“EVERYTHING is UX branding
A quotable quote which from the Lean UX conference which was produced and hosted by Will Evans, at NYU.
The Lean Ready team at Rapid Moon caught up with Jacklyn Burgan, interaction designer at Turner Broadcasting and a self confessed UXer. Jacklyn runs playful pixel and is championing the Ladies that UX group in the Big Apple.
RM: How important is responsive design? Should companies ensure that their designs are responsive from day 1?
JB: Every day, more and more devices are accessing your website with different screen sizes and resolutions; there is no way to account for each one, the only thing they have in common is the need for an optimal user experience and the only way to ensure that is through responsive design. Supporting multiple devices with this design approach is future friendly, it’ll save time, money and frustration in the long run if you attack the design problem this way from the beginning.
So, yeah, responsive design is important – probably one of the most important decisions you can make when starting a new project.
RM: When you build prototypes, do you build the most pressing feature first OR do you build all possible features in the product and then show it to the intended users?
JB: When I build a prototype, I’m usually testing a few key things:
- first, can this technology handle what I need it to do?
- second, does this flow make sense
- and third, what steps or actions can be removed to streamline the process more?
I rarely build a prototype with a full feature set because I need confirmation that I’m on the correct path before committing. I conduct user research, synthesize those findings into user needs, create user stories and features, then prioritize them.
Then, I’ll choose which features need to be built in order for users to understand the process. Once I get there, I run it by a few users; implement the feedback that makes sense to implement; then run it by more people.
I would argue that building all possible features into a prototype isn’t really a prototype.
RM: Do you advice startups to first design on paper (sketch) or directly design low fidelity prototypes on screen?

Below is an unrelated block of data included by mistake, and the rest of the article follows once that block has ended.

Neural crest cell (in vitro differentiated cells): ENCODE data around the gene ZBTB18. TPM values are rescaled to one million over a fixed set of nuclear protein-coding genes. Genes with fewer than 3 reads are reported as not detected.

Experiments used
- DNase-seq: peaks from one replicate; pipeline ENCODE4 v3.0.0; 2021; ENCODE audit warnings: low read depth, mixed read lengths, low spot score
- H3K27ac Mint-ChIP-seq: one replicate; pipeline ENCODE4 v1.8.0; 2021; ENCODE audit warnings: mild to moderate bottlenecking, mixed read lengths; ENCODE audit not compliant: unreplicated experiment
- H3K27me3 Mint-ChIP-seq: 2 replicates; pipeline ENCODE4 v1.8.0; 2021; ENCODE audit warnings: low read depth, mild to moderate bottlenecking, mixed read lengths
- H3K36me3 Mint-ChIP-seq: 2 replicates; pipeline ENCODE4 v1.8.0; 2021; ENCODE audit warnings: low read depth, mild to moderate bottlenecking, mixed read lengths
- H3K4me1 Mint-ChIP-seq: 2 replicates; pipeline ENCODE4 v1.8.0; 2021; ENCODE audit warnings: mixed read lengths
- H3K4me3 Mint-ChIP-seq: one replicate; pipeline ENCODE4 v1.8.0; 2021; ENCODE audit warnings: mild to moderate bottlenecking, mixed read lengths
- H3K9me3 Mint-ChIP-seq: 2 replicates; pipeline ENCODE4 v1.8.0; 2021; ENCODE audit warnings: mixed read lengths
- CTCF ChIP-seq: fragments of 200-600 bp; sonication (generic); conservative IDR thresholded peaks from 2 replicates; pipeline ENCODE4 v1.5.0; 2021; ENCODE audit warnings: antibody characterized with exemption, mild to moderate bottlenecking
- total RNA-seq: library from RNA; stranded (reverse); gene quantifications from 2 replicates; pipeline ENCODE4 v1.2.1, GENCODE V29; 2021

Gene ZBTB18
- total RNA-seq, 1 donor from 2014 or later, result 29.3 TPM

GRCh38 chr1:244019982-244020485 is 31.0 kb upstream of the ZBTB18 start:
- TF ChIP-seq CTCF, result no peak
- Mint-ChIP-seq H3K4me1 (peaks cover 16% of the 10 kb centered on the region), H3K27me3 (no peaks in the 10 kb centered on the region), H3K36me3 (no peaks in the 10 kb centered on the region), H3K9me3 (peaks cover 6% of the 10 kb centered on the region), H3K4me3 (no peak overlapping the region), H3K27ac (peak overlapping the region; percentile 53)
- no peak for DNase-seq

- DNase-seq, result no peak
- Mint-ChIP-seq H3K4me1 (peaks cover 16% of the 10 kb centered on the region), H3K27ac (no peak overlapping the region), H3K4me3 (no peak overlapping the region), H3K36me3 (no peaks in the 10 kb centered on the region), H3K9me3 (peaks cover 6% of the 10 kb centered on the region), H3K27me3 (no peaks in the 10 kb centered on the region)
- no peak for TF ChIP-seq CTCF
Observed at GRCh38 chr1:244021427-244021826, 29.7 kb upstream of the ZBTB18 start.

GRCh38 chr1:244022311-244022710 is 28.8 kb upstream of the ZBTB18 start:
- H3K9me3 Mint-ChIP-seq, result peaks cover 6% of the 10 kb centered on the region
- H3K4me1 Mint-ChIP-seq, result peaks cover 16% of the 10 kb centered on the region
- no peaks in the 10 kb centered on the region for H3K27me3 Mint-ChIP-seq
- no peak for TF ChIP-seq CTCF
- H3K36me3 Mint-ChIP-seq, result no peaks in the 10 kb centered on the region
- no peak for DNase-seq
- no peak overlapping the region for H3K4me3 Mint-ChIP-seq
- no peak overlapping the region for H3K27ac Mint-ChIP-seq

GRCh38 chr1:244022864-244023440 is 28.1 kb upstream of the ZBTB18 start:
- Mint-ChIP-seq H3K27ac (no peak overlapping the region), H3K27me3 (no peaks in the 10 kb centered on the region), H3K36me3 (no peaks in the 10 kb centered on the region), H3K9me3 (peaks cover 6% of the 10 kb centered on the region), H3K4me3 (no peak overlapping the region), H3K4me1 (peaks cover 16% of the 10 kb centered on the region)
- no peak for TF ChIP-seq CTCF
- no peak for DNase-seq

JB: Every company, every team, every person and every project is different.
When I’m working on something new, I get my team into a room and start whiteboarding ideas with them. Each aspect of the team is represented: development, QA and the business analyst. This way, we can all collaborate and try to break processes and designs down.
It can be difficult, but the whole team then has ownership and has contributed to the design process. Once we finish our whiteboard session, I snap some photos of the boards on my phone and go back to my desk to build the design in Axure, PhotoShop or HTML – whatever is needed for that stage of the project at that time.
RM: What has been the impact of Rapid Prototyping on your work? Has it made you more productive/ are the clients able to take decisions faster?
JB: It’s been really great – it’s cheap and easy to get ideas in front of customers both on paper and HTML.
A lot of the time, it ends up speeding up the entire process because decisions are made quicker and customers want to contribute more. However, there are times when I’ve run into trouble with prototypes that are too low fidelity and I need to create something better, more complex and I have to get developers involved anyway.
This happens sometimes, but it’s still better to validate ideas upfront as much as possible before committing to development.
Interviewing Jacklyn has been an absolute pleasure. The ‘execution level’ details that she has shared have a massive advantage for all UXers out there.
Image Credit: http://playfulpixel.com/wp-content/uploads/2013/10/speaking.png